India's first Nobel Laureate Rabindranath Tagore
India's first Nobel Laureate Rabindranath Tagore

Twitterverse remembers Rabindranath Tagore on death anniversary

ANI | Updated: Aug 07, 2018 21:31 IST

New Delhi, [India] Aug 07 (ANI): Remembering India's first Nobel laureate Rabindranath Tagore on his 77th death anniversary, Twitterverse paid tribute to the literary genius on Tuesday.
Tagore, who reshaped Bengali literature, holds the distinction of being the first Asian to win the Nobel Prize in the year 1913 for his book of songs, 'Gitanjali' (Song offerings).
An ardent fan of Tagore took to his Twitter handle and wrote about how his contribution changed the scene of the Indian literature.
He tweeted, "Gurudev #RabindranathTagore's contribution towards modern Indian #Literature remains unparalleled. He was all that one could be, a #poet, a #singer, lyricist, playwright, an educationist, a philosopher & many more. A lifetime is not enough to savour his works!"

Another fan quoted few lines from his poem and tweeted, "Where The Mind is Without FEAR And the Head is held HIGH
Thanks, #Gurudev #RabindranathTagore"

"A respectful tribute to a philosopher, inspirational creative writer #RabindranathTagore Ji, on his death anniversary. He was one of India's prolific author and his immortal work like Gitanjali will always inspire us," another admirer of Tagore wrote.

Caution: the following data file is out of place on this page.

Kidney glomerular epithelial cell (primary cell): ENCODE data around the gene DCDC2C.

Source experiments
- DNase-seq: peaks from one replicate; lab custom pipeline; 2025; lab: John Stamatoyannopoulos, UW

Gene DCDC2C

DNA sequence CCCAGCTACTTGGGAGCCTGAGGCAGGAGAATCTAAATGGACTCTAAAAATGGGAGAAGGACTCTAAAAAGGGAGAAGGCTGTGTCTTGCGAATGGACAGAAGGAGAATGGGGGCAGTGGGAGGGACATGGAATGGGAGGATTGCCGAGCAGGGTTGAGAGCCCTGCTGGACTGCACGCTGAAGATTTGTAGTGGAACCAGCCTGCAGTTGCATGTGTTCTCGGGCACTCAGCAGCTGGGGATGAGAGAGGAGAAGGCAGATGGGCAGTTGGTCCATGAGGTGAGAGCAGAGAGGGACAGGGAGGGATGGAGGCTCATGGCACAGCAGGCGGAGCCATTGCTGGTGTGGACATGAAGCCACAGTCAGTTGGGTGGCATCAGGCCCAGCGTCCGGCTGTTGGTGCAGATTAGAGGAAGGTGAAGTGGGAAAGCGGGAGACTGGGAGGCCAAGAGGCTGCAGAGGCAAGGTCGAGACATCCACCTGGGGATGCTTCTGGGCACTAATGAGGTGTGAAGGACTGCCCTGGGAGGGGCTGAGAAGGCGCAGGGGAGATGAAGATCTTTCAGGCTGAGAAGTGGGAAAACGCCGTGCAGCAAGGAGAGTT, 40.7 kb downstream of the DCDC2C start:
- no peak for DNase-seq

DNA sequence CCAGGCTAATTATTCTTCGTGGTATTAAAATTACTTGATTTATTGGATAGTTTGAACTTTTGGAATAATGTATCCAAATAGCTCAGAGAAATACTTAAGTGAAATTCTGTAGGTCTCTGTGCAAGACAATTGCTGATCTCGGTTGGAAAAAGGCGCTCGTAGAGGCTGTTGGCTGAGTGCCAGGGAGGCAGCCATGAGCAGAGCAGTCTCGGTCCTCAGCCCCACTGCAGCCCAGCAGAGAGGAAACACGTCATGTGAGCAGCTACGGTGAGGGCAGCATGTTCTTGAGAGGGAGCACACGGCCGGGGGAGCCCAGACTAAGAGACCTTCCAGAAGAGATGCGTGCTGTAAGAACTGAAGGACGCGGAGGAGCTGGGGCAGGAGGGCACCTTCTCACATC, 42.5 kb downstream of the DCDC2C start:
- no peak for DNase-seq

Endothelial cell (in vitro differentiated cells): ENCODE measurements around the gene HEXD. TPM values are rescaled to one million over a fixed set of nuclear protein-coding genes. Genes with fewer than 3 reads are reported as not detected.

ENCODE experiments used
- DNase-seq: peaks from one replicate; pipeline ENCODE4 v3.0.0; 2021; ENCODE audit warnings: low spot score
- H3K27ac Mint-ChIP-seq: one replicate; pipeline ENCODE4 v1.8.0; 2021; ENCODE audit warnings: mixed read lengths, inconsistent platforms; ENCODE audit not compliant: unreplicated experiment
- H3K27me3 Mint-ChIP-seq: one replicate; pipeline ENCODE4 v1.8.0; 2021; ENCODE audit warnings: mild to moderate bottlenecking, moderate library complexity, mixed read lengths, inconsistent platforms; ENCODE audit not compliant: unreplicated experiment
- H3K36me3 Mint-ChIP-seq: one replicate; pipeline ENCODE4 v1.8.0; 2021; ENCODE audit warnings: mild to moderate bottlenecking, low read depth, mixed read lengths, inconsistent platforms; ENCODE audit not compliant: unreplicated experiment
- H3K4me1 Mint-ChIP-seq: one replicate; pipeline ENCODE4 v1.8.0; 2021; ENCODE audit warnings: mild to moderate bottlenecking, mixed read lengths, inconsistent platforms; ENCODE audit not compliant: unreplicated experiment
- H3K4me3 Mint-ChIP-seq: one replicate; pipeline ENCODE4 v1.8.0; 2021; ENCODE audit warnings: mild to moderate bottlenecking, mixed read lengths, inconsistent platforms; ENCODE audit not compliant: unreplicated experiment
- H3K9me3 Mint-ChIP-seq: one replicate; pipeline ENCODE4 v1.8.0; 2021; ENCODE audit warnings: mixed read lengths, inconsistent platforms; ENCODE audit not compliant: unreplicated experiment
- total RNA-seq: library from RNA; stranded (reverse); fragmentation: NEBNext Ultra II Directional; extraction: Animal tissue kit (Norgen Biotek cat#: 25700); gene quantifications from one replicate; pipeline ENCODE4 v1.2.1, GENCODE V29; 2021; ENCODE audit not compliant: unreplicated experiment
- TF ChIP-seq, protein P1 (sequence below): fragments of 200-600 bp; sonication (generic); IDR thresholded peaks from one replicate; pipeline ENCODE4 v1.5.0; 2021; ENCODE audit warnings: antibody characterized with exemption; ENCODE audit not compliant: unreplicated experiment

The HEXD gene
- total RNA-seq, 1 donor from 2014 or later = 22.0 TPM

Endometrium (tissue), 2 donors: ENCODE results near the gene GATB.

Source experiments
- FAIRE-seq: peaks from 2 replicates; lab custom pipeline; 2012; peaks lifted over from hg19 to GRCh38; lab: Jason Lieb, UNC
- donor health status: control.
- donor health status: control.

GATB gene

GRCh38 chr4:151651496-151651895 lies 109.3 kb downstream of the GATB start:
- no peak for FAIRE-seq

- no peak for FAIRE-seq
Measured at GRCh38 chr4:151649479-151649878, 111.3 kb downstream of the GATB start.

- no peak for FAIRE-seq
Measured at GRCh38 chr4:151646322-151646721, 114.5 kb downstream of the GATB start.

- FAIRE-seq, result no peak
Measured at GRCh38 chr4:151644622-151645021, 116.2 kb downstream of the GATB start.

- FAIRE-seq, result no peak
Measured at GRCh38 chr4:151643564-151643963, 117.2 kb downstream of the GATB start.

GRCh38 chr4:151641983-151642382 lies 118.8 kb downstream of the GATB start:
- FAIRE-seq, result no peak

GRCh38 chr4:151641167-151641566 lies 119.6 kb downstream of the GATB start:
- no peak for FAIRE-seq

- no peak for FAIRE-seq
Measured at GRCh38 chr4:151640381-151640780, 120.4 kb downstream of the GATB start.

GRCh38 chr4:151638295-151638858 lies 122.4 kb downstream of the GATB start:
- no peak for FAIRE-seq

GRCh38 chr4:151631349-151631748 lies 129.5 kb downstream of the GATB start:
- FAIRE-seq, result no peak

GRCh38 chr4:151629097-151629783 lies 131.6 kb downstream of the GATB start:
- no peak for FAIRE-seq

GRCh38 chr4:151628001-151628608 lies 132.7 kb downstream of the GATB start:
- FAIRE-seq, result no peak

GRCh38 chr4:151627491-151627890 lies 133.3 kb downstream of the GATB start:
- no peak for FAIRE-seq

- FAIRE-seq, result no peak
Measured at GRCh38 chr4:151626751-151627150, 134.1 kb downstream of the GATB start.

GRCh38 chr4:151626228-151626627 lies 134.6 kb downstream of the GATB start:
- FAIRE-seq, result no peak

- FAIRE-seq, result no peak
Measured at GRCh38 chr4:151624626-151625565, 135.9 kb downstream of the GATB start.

Posting the picture of Tagore's Nobel prize-winning work 'Gitanjali', a female fan tweeted that the book holds a special place in her heart.
She tweeted, "This prized possession holds a special place in heart and the creative mind.Remembering #RabindranathTagore the legendary and my all time favourite author..#books #literature #poetry #WritingLife"

Meanwhile, Arunachal Pradesh Chief Minister Pema Khandu also paid tribute to Tagore by quoting one of his famous lines.
He wrote, "If you cry because the sun has gone out of your life, Your tears will prevent you from seeing the stars." #RabindranathTagore Tribute to Composer of Indian National Anthem, Noble laureate and versatile poet Gurudev Rabindranath Tagore on his death anniversary."

Referred as the 'Bard of Bengal', Tagore started writing poetry from a young age of eight. As an exponent of 'Bengal Renaissance', he advanced a vast canon which comprised of paintings, hundreds of texts, sketches and doodles and around two thousand songs.
His work reshaped Bengali literature and music, and also changed the Indian art in the late 19th and early 20th centuries.
One of Tagore's most famous novel, 'Ghare-Baire' (The Home and the World), was adapted into a movie of the same name by India's Oscar-winning director Satyajit Ray.
Notably, two of his compositions were chosen as national anthems of two countries, which are India's Jana Gana Mana and Bangladesh's 'Amar Shonar Bangla' (My Golden Bengal). (ANI)

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